CULTURE & ARTS

World's Earliest-Known Ten Commandments Stone Fetches $850,000 At Auction

The buyer must put the artifact on public display as part of the sales deal.

The world’s oldest-known stone carrying the full inscription of the Ten Commandments sold for $850,000 at a Beverly Hills auction Wednesday night. 

The late Roman-Byzantine era marble tablet, dating from around A.D. 300-830, weighs 115 pounds and is inscribed with 20 lines of chiseled Samaritan script. It was likely displayed at the entrance of an ancient synagogue destroyed by either the Romans between A.D. 400 to 600 or 11th century Crusaders, according to Heritage Auctions, which hosted the sale.

The auction house said the stone’s middle portion was heavily worn, likely due to foot traffic.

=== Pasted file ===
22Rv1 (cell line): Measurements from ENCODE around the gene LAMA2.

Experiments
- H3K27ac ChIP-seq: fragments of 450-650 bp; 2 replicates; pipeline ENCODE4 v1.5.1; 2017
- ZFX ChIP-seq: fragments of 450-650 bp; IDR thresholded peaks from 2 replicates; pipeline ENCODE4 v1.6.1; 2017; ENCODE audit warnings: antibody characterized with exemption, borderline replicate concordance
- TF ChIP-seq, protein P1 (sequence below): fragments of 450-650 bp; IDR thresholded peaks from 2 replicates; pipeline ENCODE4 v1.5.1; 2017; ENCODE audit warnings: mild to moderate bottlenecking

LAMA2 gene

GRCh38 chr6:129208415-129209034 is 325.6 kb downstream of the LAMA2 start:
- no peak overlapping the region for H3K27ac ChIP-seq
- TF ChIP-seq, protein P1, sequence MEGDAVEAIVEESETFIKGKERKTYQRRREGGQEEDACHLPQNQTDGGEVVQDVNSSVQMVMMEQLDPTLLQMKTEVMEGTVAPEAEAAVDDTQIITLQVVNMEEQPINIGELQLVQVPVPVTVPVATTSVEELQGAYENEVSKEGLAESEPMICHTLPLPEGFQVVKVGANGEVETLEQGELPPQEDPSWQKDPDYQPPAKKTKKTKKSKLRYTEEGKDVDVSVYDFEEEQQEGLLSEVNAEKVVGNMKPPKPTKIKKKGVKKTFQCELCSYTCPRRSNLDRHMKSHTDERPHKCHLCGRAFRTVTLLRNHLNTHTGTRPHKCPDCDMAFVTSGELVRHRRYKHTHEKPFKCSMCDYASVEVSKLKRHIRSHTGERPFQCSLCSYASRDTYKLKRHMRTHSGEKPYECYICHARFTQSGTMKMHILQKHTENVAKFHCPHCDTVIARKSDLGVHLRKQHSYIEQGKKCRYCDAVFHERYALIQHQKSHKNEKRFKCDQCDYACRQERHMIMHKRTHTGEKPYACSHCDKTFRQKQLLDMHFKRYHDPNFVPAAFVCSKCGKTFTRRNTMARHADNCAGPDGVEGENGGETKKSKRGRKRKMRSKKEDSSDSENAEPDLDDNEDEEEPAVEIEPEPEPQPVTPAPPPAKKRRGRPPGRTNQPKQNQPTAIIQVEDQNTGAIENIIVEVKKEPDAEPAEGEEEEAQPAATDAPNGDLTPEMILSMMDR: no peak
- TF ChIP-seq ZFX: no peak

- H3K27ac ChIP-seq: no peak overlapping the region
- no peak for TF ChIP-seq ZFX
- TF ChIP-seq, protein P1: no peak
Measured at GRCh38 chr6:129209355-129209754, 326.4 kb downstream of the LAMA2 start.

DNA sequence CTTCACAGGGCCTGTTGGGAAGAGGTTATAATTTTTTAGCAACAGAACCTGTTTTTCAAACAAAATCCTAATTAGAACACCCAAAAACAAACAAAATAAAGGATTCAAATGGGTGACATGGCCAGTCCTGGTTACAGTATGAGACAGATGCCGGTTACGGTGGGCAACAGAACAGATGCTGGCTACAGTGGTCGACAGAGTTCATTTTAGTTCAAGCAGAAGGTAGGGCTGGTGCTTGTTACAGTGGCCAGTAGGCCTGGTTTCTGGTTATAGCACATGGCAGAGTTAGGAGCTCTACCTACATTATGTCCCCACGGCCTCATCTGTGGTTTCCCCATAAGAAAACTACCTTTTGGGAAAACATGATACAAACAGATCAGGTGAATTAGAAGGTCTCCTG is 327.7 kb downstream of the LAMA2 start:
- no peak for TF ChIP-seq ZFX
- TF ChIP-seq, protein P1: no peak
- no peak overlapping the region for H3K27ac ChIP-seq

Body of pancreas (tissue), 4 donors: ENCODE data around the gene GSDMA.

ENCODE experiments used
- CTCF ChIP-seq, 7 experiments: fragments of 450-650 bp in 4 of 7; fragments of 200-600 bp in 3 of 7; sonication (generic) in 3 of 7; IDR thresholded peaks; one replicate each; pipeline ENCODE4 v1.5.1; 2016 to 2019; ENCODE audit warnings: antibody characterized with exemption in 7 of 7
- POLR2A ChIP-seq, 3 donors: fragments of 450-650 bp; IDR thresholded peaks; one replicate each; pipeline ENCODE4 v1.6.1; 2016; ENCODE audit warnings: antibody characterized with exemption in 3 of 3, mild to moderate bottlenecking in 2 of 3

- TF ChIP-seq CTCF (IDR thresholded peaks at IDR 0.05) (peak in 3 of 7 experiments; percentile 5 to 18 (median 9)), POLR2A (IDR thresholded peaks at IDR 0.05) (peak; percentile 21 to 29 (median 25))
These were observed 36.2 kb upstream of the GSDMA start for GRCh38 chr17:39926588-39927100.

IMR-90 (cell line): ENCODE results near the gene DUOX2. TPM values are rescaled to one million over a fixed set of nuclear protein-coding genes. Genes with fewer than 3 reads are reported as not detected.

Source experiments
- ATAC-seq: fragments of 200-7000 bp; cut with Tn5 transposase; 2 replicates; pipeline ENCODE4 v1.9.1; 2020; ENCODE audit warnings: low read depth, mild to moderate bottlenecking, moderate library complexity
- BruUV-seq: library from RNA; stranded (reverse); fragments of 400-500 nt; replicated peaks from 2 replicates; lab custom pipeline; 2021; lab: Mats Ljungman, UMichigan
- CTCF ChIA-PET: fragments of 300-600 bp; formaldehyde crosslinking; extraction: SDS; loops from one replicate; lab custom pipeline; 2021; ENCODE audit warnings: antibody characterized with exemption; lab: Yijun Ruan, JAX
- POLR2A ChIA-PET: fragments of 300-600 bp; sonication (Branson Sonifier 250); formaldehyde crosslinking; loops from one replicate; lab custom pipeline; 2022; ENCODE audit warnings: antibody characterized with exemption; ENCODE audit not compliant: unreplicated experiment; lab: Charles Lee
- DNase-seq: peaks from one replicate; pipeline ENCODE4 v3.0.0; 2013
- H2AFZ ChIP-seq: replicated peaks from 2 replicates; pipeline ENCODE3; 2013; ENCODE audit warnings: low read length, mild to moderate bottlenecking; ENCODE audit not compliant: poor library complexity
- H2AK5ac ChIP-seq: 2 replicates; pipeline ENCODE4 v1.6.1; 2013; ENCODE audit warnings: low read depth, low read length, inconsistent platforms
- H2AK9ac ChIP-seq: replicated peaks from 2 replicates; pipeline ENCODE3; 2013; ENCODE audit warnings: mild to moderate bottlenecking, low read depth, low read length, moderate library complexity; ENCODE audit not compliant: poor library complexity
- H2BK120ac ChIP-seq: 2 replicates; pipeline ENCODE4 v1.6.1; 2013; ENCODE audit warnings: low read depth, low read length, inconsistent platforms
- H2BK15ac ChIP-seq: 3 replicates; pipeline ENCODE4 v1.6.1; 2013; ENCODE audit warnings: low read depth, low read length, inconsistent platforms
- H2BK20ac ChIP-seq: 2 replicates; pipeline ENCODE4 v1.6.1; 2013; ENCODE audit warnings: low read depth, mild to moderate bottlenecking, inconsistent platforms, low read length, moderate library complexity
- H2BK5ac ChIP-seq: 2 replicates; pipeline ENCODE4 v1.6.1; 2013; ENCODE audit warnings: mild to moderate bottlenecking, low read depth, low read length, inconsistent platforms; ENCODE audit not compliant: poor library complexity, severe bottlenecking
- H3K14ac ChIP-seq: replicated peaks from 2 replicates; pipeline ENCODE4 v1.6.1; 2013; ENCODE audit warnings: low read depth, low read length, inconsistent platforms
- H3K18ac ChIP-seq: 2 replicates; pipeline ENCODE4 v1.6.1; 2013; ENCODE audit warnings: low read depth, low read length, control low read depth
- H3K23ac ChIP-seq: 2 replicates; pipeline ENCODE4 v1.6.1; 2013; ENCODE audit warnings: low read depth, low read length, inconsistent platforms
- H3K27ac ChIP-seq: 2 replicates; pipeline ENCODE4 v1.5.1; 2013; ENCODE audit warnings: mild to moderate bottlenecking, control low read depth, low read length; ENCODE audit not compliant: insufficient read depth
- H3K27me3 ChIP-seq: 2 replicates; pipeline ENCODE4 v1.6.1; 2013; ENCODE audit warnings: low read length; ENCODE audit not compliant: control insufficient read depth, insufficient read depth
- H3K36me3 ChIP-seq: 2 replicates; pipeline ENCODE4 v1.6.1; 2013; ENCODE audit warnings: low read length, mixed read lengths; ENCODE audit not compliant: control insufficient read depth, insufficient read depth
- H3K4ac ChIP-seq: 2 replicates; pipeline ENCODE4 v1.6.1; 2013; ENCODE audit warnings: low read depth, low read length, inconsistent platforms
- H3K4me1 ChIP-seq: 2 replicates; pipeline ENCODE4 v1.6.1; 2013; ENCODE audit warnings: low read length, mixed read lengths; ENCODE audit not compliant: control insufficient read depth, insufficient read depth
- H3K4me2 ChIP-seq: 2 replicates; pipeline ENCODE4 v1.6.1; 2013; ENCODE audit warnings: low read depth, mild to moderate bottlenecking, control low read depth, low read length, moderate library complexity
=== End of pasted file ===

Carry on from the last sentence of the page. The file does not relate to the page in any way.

Experts believe that the stone’s finders did not know its value when they uncovered it during a railway excavation near the city of Yavneh, in what is now Israel, in 1913. They either gave it or sold it to a man who set the tablet, inscription side up, into the threshold of a room. 

A vintage engraving featuring Moses and the Ten Commandments.
A vintage engraving featuring Moses and the Ten Commandments.

The tablet was eventually sold and evaluated in the early 1940s, and its significance as the world’s earliest-known complete inscription of the Ten Commandments became known. 

By 2005, the Israel Antiquities Authority granted export approval for the piece to the Living Torah Museum, which put the stone up for auction with the approval of IAA. 

The new owner, who has not been identified, is under obligation to display the tablet for the benefit of the public. Bidding started at $300,000.

This article has been updated to reflect that Israel was not a state in 1913 when the artifact was found.

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